This week may be a little bit more challenging though considering Michigan is one of Johnson’s most difficult tracks. While he has achieved some level of success here in the past, he has struggled here as of late. in the last four races, Johnson has an average finish of 12.75 and has zero top fives.  They will definitely have their work cut out for them this week as Johnson and his team try to claw back into contention for the championship.

The favorite this week is easily Kyle Larson. He has virtually owned this place ever since he got his first career win here in 2016. In fact over the last three times that we have came here Larson has won each time. Anytime they come to a track like Michigan, Larson either wins or finishes in the top five. Look for this weekend to be no different, as not only is Larson the resounding favorite but he is also my pick to win on Sunday.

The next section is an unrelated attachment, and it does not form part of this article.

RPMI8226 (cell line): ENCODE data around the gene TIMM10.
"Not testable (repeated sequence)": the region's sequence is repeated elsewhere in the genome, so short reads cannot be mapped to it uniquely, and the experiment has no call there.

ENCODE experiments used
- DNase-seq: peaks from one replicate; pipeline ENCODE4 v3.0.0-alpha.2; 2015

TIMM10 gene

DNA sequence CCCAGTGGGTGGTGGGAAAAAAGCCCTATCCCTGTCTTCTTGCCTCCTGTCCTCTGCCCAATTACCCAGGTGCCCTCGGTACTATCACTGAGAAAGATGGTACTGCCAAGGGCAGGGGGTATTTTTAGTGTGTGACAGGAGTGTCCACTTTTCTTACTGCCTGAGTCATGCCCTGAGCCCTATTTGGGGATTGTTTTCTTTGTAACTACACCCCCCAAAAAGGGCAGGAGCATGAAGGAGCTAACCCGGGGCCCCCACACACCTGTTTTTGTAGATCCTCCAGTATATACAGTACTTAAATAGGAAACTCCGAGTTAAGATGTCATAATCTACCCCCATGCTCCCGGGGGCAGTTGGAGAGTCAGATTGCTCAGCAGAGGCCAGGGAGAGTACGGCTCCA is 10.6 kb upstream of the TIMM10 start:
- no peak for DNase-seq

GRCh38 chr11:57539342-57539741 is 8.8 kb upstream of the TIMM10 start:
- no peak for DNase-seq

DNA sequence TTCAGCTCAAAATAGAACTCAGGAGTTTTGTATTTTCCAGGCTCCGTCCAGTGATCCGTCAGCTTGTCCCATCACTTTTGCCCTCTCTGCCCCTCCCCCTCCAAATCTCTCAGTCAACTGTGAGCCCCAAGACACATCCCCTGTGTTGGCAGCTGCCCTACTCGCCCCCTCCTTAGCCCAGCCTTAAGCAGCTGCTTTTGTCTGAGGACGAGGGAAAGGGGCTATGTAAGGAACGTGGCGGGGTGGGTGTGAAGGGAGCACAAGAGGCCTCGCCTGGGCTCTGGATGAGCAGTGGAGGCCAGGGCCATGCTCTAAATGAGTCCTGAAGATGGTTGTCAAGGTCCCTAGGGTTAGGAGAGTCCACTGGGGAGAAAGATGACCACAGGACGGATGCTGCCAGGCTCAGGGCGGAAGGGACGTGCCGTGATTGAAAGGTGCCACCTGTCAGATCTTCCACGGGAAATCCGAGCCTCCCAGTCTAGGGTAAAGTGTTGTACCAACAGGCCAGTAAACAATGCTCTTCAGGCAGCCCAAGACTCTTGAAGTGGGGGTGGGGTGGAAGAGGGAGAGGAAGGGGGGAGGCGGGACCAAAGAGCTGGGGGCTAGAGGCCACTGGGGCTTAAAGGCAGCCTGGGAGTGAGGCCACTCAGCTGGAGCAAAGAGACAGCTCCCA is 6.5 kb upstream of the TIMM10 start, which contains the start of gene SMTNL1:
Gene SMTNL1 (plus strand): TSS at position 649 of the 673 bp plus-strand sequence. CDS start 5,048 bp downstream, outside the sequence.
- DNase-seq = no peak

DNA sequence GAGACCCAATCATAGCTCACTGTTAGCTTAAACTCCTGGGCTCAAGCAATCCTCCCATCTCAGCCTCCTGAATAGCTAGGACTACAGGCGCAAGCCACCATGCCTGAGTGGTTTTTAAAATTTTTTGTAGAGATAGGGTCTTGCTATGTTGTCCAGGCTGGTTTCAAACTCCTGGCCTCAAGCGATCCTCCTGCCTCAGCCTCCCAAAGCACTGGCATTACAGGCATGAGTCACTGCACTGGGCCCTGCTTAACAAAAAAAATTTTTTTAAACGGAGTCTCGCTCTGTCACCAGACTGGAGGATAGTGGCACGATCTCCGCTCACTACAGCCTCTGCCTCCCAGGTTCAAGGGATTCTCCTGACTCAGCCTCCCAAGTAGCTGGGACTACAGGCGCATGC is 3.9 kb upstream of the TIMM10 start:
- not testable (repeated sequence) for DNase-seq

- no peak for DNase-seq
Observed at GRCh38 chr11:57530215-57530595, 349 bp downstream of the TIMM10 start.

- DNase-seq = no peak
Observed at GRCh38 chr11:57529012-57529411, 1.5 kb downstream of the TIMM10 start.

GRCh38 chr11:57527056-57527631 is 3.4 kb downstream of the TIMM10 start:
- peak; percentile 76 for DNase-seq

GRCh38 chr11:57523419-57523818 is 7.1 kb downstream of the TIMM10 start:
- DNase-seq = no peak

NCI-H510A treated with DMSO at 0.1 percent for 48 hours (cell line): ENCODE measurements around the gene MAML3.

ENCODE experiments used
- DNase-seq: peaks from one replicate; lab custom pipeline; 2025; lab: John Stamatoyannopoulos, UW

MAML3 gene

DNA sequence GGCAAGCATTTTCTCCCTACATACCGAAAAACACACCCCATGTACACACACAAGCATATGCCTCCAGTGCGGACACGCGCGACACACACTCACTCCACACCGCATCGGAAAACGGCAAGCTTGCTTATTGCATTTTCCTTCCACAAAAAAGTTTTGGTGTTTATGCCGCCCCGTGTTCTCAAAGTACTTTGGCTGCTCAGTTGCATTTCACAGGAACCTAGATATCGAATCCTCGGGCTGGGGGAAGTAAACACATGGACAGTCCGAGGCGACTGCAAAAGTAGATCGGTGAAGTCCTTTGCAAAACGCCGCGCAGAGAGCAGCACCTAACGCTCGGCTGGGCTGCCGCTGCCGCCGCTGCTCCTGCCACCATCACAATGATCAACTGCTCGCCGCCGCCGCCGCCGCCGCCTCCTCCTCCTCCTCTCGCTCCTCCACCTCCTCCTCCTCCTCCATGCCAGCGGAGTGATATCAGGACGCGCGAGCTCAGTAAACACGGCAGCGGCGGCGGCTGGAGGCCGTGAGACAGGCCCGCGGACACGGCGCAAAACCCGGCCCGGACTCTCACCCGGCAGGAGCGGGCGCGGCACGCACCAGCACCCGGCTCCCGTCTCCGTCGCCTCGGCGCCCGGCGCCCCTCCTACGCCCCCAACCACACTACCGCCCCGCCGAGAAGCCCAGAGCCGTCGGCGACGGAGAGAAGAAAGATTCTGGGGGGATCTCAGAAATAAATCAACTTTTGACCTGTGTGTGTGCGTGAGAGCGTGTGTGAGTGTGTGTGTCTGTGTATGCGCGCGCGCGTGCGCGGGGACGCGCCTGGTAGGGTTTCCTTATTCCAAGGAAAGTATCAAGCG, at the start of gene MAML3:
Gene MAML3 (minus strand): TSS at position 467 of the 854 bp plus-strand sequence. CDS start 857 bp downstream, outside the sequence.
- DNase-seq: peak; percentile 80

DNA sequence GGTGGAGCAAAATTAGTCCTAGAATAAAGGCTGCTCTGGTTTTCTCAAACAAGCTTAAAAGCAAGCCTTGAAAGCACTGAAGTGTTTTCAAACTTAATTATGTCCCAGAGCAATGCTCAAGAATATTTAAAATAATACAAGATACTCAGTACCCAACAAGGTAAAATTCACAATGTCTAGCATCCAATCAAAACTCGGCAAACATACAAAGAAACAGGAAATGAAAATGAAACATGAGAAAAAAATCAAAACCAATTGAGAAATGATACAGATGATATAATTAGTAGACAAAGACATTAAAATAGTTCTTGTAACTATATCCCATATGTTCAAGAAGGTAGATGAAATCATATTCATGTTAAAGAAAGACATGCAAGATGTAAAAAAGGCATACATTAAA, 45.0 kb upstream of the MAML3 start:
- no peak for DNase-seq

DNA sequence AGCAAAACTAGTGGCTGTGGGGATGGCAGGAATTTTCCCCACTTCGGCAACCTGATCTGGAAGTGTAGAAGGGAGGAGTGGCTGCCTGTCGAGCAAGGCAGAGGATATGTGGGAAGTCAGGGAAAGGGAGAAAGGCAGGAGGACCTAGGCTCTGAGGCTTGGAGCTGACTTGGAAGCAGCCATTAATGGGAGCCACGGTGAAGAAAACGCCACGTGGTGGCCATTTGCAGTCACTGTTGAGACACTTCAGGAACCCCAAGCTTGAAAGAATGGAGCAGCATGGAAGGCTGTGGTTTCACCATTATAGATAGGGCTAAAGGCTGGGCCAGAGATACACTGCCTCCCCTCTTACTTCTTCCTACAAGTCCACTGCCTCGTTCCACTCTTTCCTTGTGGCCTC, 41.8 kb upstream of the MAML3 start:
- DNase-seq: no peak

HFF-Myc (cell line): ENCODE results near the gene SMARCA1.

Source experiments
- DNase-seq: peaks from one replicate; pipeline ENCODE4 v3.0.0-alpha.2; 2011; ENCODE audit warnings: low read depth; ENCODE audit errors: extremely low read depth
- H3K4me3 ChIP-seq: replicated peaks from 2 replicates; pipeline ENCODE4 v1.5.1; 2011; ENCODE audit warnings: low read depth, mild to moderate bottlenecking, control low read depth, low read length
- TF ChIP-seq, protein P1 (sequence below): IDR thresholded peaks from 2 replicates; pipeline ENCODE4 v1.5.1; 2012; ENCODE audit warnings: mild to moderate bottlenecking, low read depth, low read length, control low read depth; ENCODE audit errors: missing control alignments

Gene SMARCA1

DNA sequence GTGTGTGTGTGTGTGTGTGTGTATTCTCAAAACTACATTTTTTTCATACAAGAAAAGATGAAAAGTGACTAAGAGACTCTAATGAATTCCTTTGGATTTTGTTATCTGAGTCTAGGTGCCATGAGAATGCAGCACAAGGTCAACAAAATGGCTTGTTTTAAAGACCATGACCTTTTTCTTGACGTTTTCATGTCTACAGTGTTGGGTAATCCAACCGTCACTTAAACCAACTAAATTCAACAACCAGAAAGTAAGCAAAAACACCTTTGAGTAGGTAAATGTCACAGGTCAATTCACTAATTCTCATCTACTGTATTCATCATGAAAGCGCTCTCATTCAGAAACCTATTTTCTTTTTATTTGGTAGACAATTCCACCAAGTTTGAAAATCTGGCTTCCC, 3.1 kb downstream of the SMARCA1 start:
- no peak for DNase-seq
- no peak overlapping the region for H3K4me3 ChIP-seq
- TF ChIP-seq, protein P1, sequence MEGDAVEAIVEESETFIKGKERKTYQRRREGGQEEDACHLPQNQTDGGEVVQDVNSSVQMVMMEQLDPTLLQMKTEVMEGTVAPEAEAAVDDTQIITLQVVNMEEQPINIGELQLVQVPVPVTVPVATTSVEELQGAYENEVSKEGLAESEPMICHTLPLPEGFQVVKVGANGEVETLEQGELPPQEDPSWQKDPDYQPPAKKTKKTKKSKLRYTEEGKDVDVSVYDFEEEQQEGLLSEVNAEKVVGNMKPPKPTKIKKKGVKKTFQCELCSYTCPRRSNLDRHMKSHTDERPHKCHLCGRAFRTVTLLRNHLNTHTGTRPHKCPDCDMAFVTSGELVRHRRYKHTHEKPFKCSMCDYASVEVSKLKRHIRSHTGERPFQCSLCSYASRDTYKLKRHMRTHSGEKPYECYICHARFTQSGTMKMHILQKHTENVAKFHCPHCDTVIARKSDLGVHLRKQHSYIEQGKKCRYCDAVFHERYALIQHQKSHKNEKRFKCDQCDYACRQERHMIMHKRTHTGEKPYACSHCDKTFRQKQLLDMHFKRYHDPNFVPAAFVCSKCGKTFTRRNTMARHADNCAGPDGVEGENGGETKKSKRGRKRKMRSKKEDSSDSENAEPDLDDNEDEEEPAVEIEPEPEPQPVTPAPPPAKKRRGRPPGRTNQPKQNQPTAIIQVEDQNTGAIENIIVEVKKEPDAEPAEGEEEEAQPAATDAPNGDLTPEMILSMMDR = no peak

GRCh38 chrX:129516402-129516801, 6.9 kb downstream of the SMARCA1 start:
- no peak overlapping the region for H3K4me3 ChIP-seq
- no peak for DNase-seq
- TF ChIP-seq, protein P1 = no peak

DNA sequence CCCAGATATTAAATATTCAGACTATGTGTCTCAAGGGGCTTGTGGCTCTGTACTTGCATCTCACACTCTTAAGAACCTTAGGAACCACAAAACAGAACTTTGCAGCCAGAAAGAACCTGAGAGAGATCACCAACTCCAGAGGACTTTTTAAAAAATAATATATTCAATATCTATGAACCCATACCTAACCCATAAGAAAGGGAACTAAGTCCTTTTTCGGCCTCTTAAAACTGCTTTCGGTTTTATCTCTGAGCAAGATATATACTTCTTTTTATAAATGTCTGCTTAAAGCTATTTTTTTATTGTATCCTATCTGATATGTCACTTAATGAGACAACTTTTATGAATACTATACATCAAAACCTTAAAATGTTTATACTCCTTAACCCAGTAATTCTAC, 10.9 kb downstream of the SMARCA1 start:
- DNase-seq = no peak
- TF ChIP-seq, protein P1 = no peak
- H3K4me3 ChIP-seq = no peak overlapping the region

The reason why Larson has been so successful on tracks like Michigan is because the track is so wide and  the drivers are able to run with more throttle than the other tracks. Larson comes from a racing background where throttle response is important as he was and still is one of the top sprint car and open wheel drivers in the world. Michigan gives him a chance to kind of go back to his roots and even though by no means is Michigan International Speedway anywhere close to the same type of dirt tracks we see Larson run on, the approach and the way drivers use the throttle are very similar. Look for Larson to claim his fourth victory in a row this weekend at Michigan.